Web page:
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Which clippings match 'Third Reich' keyword pg.1 of 1
16 JANUARY 2013

Call to Order: the pretentious sterility of culture

"In a masterstroke of design, the curator of Chaos and Classicism, Kenneth Silver, chose a work of art to illustrate the Nazi annexation of neoclassicism that at first glance is anything but threatening. The Four Elements by Adolf Ziegler decorated the walls of Hitler's Munich apartment. A member of the Nazi Party, Ziegler was charged by Hitler in 1937 to stage–manage the purge of modern art in the notorious Exhibition of Degenerate Art. Ziegler's depiction of four nude women who symbolize fire, earth, air and water, the four elements of nature recognized in antiquity, personifies little but the pretentious sterility of culture under the Third Reich. Yet, it is the perfect embodiment of the banality of evil."

(Ed Voves, 4 October 2010)

Fig.1 Adolf Ziegler, The Four Elements: Fire, Water and Earth, Air, (Die vier Elemente. Feuer, Wasser und Erde, Luft), before 1937, Oil on canvas, three panels, left to right: 170.3 x 85.2 cm, 171 x 190.8 cm, and 161.3 x 76.7 cm, Bayerische Staatsgemäldesammlungen, Sammlung Moderner Kunst in der Pinakothek der Moderne, Munich.



1937Adolf Hitler • Adolf Ziegler • air • antiquitybanalitycall to orderchaos and classicismclassical beautyclassical formcorrectioncultural productionEarth • elements • emasculation • essential elements of artessentialismExhibition of Degenerate Artfascismfire • Kenneth Silver • masterstroke of design • modern artmodernismMunichnatureNazi • Nazi Party • neoclassical revivalneoclassicismnude women • pretentious sterility of culture • purificationpurity • racial purity • return to ordersterility • The Four Elements • Third Reichwaterwork of art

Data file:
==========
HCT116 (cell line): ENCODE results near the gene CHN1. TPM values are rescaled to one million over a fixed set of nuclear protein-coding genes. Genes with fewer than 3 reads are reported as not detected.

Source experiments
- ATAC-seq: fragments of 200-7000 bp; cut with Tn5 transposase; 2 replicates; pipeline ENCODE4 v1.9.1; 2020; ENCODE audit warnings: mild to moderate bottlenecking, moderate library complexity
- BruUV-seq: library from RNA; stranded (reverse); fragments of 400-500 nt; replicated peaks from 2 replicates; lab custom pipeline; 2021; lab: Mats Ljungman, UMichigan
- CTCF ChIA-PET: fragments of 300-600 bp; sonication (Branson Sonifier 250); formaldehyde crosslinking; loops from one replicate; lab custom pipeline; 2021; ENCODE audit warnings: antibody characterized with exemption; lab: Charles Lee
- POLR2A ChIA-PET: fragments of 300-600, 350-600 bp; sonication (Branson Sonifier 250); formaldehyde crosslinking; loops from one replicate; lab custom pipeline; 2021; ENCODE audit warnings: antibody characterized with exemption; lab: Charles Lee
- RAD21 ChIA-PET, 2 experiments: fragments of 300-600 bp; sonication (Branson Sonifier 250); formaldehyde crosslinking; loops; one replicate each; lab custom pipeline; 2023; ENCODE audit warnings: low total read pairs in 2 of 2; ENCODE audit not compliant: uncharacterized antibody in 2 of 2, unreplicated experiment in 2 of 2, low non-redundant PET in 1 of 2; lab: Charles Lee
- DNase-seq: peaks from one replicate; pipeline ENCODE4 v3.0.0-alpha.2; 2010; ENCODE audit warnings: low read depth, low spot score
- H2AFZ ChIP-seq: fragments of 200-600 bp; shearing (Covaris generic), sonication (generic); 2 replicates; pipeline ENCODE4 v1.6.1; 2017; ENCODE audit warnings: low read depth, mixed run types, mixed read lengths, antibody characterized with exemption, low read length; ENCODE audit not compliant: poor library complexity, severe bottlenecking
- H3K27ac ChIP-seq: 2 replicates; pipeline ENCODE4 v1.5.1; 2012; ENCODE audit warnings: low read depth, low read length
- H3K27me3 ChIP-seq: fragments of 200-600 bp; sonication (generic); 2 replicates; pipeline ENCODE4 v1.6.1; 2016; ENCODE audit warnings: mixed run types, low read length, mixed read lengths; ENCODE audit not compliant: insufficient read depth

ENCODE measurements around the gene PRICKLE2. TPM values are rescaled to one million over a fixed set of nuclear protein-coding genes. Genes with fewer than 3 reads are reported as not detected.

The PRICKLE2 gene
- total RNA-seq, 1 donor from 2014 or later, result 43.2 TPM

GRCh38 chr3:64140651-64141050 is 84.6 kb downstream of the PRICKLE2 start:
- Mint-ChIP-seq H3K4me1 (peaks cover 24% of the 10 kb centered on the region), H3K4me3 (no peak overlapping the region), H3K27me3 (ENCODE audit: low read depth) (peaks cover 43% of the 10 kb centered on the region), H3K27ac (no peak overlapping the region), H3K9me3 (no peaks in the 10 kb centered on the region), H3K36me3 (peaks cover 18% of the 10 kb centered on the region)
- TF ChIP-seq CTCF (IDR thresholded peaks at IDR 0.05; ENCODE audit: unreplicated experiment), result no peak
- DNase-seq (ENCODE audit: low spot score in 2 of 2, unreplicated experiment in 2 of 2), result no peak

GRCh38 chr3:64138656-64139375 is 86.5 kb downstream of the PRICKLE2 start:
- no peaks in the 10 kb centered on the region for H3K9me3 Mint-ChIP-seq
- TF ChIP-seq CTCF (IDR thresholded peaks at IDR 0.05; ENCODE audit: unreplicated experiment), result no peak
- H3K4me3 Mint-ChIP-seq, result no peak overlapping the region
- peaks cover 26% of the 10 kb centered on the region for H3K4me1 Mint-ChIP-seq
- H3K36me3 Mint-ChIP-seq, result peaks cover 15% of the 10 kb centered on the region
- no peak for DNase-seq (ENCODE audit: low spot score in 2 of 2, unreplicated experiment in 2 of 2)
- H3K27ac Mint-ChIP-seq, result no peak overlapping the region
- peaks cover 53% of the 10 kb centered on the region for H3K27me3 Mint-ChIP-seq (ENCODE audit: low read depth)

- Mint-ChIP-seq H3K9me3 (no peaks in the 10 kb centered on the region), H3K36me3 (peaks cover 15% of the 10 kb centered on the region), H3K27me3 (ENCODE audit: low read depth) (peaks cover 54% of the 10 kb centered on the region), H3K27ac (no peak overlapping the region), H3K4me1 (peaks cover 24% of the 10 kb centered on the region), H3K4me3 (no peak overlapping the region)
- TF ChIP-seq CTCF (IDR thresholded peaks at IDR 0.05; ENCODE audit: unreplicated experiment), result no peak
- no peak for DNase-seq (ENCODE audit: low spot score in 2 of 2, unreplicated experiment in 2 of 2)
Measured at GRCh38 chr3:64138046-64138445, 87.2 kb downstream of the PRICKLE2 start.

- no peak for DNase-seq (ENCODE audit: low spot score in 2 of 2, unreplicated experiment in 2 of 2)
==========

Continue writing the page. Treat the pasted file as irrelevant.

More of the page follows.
Simon Perkins

Auftragstaktik: individual initiative, independent decision-making

'Auftragstaktik' means more than the terms usually employed in English, 'mission orders' or 'mission–oriented tactics.' Assuredly, it does. Auftragstaktik subsumes all the following concepts: individual initiative, independent decision–making, and thinking leaders reaching tactical decisions on their own accord. In short, a commander would specify to subordinates what to do, not how to do it.'
(David M. Keithly and Stephen P. Ferris)

Fig.1 Friedrich Zschäckel (1943). Sowjetunion, Kursk.– 'Unternehmen Zitadelle'.– Soldaten der Waffen–SS–Division 'Das Reich' vor Panzer VI 'Tiger I'; SS–PK. B. I.–P. d. W.–. Waffen–SS.



Auftrag and Taktik • Auftragstaktik • Fuhren mit Auftrag • independent decision-makingindividual initiative • military tactics • mission command • mission outcomes approach • mission-type tactics • Nazi • Panzer • panzer division • panzerdivision • tactictactical engagementtankThird Reich


Simon Perkins
31 AUGUST 2007

Hitler's Hit Parade: Modernist Cultural Production of the Third Reich

"Hitler's Hit Parade is a composition of archival footage from movies, amateur–, animated–, and educational films, commercials and propaganda – accompanied by dance and popular music from the Third Reich.

The film is structured along thematic chapters, each accompanied by a song and introduced by a headline in the style of the period. In the form of an artistic collage, the film uses a musical thread, to lead the audience through experiences and ideas of the Nazi era.

In contrast to still images – from painter Otto Dix to the Bauhaus – this collage is composed of living pictures. From a wealth of situations in the original material, a portrait of a modern civilization slowly emerges, in which beauty and evil flourish side by side. The lyrics and melodies of the songs serve both as a complement and contrast to the footage.